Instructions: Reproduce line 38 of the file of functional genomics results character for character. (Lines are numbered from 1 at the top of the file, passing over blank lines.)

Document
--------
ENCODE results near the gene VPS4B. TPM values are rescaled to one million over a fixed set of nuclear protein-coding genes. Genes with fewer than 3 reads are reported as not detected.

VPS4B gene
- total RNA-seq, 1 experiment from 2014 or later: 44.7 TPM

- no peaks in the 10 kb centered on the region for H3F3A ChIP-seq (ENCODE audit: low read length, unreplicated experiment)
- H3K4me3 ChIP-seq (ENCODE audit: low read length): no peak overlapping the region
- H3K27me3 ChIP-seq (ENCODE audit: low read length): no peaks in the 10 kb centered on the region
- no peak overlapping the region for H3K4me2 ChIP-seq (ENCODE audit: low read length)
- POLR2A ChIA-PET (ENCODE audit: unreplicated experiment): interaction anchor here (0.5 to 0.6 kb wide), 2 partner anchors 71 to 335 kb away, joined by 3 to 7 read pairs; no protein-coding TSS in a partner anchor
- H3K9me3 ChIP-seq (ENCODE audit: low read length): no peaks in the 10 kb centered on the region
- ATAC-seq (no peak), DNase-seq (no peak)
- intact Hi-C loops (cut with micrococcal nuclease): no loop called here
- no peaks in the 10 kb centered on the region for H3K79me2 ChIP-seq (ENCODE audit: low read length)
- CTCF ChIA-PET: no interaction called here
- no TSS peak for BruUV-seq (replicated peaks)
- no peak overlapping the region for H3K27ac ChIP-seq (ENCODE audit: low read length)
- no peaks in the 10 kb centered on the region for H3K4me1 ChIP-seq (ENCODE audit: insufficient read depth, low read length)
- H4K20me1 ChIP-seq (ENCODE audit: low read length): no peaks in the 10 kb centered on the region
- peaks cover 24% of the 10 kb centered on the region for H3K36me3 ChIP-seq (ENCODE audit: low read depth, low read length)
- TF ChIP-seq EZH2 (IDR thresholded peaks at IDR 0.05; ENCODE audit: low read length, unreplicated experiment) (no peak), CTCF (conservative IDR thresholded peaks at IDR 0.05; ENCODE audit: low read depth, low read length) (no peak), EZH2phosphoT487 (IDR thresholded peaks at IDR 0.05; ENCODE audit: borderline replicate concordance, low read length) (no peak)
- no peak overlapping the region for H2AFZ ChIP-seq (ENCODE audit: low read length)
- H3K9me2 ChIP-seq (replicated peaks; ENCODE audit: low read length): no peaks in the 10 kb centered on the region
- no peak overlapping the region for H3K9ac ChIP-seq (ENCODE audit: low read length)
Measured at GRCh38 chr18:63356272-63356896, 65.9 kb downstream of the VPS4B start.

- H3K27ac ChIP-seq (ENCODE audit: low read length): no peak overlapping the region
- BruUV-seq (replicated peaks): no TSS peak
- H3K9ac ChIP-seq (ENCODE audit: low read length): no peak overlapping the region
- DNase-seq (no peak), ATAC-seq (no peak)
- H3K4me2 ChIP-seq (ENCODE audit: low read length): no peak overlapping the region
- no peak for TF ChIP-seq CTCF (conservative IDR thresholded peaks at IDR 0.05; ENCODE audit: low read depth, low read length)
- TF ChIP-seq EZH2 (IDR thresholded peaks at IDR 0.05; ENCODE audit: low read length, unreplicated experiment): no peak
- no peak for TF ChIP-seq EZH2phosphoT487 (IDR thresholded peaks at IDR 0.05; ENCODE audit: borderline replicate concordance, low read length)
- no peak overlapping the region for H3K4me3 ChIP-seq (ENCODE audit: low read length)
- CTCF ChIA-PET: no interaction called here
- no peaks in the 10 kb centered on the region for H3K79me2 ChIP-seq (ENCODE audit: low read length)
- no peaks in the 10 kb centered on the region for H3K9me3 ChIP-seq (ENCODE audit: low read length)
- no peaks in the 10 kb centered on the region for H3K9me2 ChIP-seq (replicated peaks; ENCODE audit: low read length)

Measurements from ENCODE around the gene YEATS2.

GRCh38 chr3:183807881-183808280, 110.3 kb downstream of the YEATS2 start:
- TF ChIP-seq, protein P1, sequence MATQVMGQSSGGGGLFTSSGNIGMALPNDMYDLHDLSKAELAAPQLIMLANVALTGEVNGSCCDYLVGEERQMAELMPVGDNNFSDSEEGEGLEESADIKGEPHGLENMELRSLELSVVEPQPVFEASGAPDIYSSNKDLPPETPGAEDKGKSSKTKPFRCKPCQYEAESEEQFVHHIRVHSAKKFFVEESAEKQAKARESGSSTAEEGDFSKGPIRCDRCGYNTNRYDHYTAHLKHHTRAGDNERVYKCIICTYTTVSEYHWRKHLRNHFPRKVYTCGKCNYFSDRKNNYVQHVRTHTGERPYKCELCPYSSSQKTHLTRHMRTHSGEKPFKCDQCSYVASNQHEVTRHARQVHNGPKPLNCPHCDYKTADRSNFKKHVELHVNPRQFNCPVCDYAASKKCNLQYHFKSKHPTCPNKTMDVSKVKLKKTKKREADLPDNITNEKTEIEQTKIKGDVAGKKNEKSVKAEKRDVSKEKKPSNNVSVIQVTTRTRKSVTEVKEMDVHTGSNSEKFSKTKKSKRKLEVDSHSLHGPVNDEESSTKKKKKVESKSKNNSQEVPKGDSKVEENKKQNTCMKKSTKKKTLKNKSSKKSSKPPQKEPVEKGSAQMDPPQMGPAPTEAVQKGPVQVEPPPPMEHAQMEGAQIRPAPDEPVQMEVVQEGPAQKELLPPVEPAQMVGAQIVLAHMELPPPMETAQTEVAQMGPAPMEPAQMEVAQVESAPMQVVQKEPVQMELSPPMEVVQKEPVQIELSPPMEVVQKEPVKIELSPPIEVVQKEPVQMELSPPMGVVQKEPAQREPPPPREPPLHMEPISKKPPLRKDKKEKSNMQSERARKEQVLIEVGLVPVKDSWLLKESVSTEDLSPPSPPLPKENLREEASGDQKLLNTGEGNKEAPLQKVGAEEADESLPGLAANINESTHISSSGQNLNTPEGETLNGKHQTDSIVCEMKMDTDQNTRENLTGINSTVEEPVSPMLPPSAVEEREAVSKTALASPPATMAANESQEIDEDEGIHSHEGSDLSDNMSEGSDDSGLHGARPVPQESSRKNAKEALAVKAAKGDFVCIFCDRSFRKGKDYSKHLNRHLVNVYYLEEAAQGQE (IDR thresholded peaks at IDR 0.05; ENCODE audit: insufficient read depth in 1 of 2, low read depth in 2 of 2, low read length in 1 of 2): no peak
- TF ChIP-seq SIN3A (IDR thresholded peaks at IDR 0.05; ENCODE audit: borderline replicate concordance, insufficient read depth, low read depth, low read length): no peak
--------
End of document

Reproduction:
GRCh38 chr3:183807881-183808280, 110.3 kb downstream of the YEATS2 start: